On January 28, 1960, the Director of the VA Compensation and Pension Service at VA Central Office, Washington, D.C., based on the narrative summary of the  August-September hospitalization, directed the assignment for a period of ninety days of a temporary 100-percent rating for arteriovenous aneurysm,  traumatic, with cardiac involvement, to be followed by a 40-percent rating for  arteriovenous aneurysm with cardiac involvement under Diagnostic Code 7113.  These ratings were effectuated by a rating board on February 24, 1960. The  veteran was examined by the VA on March 15, 1960. There was a Grade I systolic murmur, tachycardia, and blood pressure readings of 170/80, 170/90, and 150/100. The examiner concluded that: there was no current evidence of an  arteriovenous aneurysm; a diagnosis of hypertension was not justified although  there might have been masking of hypertension by the drugs being taken;  tachycardia could not be explained on an organic basis; and there was no heart  disease.

In a statement dated March 28, 1960, Dr. Briscoe stated that since the  surgery for removal of the aneurysm, the veteran had been under his continuous  supervision for hypertensive heart disease which was only partially relieved by the use of digitalis and reduced activity.

In a rating decision dated April 11, 1960, the VA continued the February 24, 1960 rating of 40 percent for arteriovenous aneurysm with cardiac involvement,  noting that the March 15, 1960 examination revealed the absence of  hypertension, cardiac insufficiency and heart disease.

On June 30, 1980 and September 18, 1984, the veteran underwent additional  examinations at the VA Medical Center in St. Louis, regarding his aneurysm and  its effect upon him.

Following an onset of chest pain and labored breathing on exertion,  angioplasty was performed in January 1988. The veteran was hospitalized during the last week in May 1988 at the St. Louis VA Medical Center for coronary artery disease at which time it was determined that he had significant arterial  obstruction. From June 7, 1988 to June 18, 1988, he was hospitalized for  coronary artery disease at the VA Medical Center in Chicago, Illinois.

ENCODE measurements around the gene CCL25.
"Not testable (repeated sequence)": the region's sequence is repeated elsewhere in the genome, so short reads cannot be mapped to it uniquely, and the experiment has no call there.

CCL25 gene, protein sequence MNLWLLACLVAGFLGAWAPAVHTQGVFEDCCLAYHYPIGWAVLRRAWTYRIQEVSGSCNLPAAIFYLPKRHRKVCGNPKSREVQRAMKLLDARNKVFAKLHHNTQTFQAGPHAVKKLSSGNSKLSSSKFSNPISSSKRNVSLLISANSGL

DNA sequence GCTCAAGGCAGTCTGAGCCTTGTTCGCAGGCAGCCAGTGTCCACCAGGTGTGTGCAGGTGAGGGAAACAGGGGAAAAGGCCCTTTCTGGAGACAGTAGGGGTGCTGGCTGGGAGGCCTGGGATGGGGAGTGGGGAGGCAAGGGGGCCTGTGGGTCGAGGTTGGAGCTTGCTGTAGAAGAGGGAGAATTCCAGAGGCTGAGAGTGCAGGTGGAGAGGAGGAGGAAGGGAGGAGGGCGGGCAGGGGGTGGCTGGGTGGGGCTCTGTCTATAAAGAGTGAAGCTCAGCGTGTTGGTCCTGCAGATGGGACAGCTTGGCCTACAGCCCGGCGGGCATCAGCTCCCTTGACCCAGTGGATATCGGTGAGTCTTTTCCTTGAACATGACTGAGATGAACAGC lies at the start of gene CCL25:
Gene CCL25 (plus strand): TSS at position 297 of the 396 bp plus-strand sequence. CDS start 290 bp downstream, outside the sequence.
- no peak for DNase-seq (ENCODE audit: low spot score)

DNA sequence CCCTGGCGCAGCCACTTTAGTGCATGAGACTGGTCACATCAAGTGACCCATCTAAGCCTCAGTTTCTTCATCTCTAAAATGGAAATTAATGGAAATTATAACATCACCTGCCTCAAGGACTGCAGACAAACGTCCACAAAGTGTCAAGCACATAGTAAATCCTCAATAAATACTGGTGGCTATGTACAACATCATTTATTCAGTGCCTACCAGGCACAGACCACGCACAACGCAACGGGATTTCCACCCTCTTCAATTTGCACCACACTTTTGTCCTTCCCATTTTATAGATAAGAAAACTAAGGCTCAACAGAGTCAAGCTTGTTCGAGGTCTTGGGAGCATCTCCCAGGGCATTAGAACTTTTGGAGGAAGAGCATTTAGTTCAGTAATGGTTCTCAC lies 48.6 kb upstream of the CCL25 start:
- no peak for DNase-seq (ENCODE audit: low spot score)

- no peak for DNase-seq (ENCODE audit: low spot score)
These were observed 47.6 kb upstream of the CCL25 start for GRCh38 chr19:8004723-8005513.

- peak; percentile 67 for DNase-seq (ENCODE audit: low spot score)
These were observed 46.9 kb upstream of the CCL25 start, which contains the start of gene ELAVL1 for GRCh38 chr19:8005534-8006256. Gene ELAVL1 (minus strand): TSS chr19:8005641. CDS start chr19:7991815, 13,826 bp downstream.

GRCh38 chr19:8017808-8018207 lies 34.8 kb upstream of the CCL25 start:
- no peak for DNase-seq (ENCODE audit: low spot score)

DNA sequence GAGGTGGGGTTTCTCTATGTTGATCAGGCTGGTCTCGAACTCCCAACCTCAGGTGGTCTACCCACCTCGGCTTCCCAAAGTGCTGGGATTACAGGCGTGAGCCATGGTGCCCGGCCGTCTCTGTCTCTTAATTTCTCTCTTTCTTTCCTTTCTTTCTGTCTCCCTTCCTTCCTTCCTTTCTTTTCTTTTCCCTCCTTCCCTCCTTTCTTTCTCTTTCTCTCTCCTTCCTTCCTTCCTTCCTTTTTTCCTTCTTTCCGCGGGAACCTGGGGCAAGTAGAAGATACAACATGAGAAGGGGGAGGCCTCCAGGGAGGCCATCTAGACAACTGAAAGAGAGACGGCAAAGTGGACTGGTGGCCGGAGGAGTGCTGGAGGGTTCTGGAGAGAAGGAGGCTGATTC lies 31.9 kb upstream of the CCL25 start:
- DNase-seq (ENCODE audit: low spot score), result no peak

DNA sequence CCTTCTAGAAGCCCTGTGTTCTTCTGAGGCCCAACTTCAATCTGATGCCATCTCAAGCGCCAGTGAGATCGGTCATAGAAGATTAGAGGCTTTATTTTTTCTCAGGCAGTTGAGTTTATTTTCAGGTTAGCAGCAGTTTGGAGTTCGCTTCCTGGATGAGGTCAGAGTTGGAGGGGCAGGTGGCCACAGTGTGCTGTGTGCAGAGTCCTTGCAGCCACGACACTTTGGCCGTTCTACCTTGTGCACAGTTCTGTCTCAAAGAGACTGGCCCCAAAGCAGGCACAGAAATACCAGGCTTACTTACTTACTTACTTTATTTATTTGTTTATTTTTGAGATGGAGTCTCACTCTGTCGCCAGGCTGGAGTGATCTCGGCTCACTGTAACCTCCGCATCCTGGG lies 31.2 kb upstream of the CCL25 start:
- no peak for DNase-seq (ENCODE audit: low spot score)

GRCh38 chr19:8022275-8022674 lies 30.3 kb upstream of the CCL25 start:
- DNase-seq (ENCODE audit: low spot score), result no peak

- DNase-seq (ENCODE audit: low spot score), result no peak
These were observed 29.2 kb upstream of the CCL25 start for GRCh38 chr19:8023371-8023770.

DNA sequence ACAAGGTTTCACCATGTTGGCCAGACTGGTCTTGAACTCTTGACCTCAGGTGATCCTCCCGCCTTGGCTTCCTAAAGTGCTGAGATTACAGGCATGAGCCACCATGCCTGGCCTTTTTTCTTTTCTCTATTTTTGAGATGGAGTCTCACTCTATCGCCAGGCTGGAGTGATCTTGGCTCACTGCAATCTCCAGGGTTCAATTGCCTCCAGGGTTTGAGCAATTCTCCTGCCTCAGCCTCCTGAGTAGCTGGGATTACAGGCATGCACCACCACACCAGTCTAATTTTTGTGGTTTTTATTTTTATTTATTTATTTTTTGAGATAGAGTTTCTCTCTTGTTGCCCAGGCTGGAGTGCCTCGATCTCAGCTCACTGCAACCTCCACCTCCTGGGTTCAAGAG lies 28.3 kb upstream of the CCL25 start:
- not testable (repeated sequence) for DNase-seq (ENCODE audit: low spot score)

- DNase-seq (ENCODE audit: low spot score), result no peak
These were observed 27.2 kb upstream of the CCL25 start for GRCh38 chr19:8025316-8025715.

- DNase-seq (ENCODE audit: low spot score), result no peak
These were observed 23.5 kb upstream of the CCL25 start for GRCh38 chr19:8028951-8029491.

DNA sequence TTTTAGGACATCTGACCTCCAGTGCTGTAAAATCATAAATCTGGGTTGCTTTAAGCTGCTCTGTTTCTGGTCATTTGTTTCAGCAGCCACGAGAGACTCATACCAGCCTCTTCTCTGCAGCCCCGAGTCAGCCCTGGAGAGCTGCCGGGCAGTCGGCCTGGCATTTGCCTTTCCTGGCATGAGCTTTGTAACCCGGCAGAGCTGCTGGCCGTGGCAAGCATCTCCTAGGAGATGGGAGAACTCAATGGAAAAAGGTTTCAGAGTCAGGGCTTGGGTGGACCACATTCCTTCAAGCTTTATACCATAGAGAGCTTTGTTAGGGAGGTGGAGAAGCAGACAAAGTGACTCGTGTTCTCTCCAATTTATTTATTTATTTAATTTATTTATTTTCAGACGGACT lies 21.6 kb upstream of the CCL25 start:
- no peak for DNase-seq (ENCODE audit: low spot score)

On November 1, 1988, a rating decision continued the veteran’s rating for his aneurysm. The veteran, through his representative, then asked that the VA  review its February 24, 1960 rating decision on the theory of clear and  unmistakable error in that the minimum rating for an aneurysm with cardiac  involvement is 60 percent. By rating decision of November 21, 1988, the VA  determined that there was no clear and unmistakable error in the February 24,  1960 rating. The BVA in its decision of November 16, 1989 affirmed  this determination, and the veteran appealed to the Court.


The issue for decision here is whether the BVA was correct in determining  that there was not “clear and unmistakable error” in the 40-percent rating  decisions of February and April 1960. Pursuant to 38 C.F.R. @ 3.105(a) (1989), promulgated under the authority of 38 U.S.C. @ 4005(c) (1982), “previous  determinations upon which an action was predicated, including . . . degree of  disability . . . will be accepted as correct in the absence of clear and  unmistakable error. Where evidence establishes such error, the prior decision  will be reversed or amended.” Under 38 C.F.R. @ 4.104 (1989), Diagnostic Code  7113, a traumatic arteriovenous aneurysm with cardiac involvement is to have a  minimum rating of 60 percent and a traumatic arteriovenous aneurysm involving an upper extremity with marked vascular symptoms without cardiac involvement is to have a 40-percent rating.

It is not disputed that the February 1960 rating for the veteran’s aneurysm  “with cardiac involvement” was 40 percent, and that such a rating is not  authorized by the Schedule. The Secretary of Veterans Affairs contends  on appeal, however, that including the phrase “with cardiac involvement” was simply clerical error and that the veteran’s condition did not warrant such  description.  

 The BVA decision states that:  

The 40 percent rating for arteriovenous aneurysm ‘with cardiac involvement’ was assigned by the Rating Board at the instruction of the Director of the  Compensation and pension [sic] Service following a review of the hospitalization report and statements from two private physicians one of which contained a  reference to hypertensive cardiovascular disease. Since Diagnostic Code 7113  requires 60 percent or higher for cardiac manifestations the 40 percent would  appear to be incorrect on its face. . .